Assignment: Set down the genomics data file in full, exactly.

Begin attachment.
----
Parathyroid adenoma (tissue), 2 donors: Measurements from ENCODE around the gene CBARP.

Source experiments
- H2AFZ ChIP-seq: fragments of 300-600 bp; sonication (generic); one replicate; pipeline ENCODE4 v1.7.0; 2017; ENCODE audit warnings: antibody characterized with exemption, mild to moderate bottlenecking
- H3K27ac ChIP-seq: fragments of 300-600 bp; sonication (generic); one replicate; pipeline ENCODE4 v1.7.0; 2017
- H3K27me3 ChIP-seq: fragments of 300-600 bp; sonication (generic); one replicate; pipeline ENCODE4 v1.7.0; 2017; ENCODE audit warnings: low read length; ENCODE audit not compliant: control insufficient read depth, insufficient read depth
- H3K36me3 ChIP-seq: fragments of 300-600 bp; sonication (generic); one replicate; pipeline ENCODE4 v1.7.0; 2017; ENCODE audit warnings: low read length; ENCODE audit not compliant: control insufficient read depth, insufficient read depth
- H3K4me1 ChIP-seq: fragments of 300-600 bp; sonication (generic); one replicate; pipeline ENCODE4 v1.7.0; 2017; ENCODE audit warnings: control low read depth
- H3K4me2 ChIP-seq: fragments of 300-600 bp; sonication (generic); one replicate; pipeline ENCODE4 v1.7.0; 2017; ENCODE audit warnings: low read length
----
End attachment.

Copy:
Parathyroid adenoma (tissue), 2 donors: Measurements from ENCODE around the gene CBARP.

Source experiments
- H2AFZ ChIP-seq: fragments of 300-600 bp; sonication (generic); one replicate; pipeline ENCODE4 v1.7.0; 2017; ENCODE audit warnings: antibody characterized with exemption, mild to moderate bottlenecking
- H3K27ac ChIP-seq: fragments of 300-600 bp; sonication (generic); one replicate; pipeline ENCODE4 v1.7.0; 2017
- H3K27me3 ChIP-seq: fragments of 300-600 bp; sonication (generic); one replicate; pipeline ENCODE4 v1.7.0; 2017; ENCODE audit warnings: low read length; ENCODE audit not compliant: control insufficient read depth, insufficient read depth
- H3K36me3 ChIP-seq: fragments of 300-600 bp; sonication (generic); one replicate; pipeline ENCODE4 v1.7.0; 2017; ENCODE audit warnings: low read length; ENCODE audit not compliant: control insufficient read depth, insufficient read depth
- H3K4me1 ChIP-seq: fragments of 300-600 bp; sonication (generic); one replicate; pipeline ENCODE4 v1.7.0; 2017; ENCODE audit warnings: control low read depth
- H3K4me2 ChIP-seq: fragments of 300-600 bp; sonication (generic); one replicate; pipeline ENCODE4 v1.7.0; 2017; ENCODE audit warnings: low read length